With data from QR Code scans, you can easily track real life consumer behavior. For example, location data can be broken down to specific cities and countries. When you have granular information from QR scans, your marketing team can recalibrate their strategies to target specific audiences.
Data such as the operating system used and the exact date and time of the scans will also make a tremendous difference in assessing the success of the QR Code campaign. When you know the blocks of time when scans are at their peak, you can set a more precise schedule for when you want them to appear on screen.
Impulse buying is the irresistible urge to purchase products without evaluating the consequences of doing so. This consumer behavior is gold to advertisers, and it is heavily triggered by emotion.
An advertisement is one of many factors that trigger an impulsive purchase. And because QR Codes on screen are still a fairly new concept, some viewers’ impulse is to immediately participate.
If you are a fan of Novak Djokovic, seeing a QR Code that allows you to purchase the same shirt he is wearing may trigger your impulse to scan and buy. Or, if you are bored watching TV in the middle of the day, the chance to play a game and get a free Whopper will drive you to “catch” the QR Code on the screen. On the week of the Burger King QR Code campaign, Google searches for Whopper increased by 2,300%.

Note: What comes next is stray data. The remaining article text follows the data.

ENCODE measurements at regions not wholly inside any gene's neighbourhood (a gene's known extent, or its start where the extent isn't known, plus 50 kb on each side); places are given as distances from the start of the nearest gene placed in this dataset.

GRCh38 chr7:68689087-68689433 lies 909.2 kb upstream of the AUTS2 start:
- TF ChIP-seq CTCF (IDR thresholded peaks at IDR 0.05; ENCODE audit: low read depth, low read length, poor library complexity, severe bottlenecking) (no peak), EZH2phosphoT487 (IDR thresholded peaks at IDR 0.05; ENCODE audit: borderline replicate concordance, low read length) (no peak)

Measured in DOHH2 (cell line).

Best Practices for QR Codes on Screen
Contrary to popular belief, not all QR Codes are created equal. Some are infinitely better than others.
How do you ensure you have the best QR Code for TV?
Find a Reliable QR Code Generator
An attractive-looking QR Code is pointless when it doesn’t lead viewers where you want them to go. Your QR Code must be functional, and the right company can provide that for you. More importantly, the QR Code must provide important data that will help companies improve their campaigns. A solid and reliable QR Code service generates measurable metrics that will help businesses improve.
Find a QR Code generator trusted by big brands. uQR.me is trusted by over 350,000 companies worldwide, including 3M, Coca-Cola, Ikea, Lego, NASA, and Nike.
Ensure Sufficient Size for the QR Code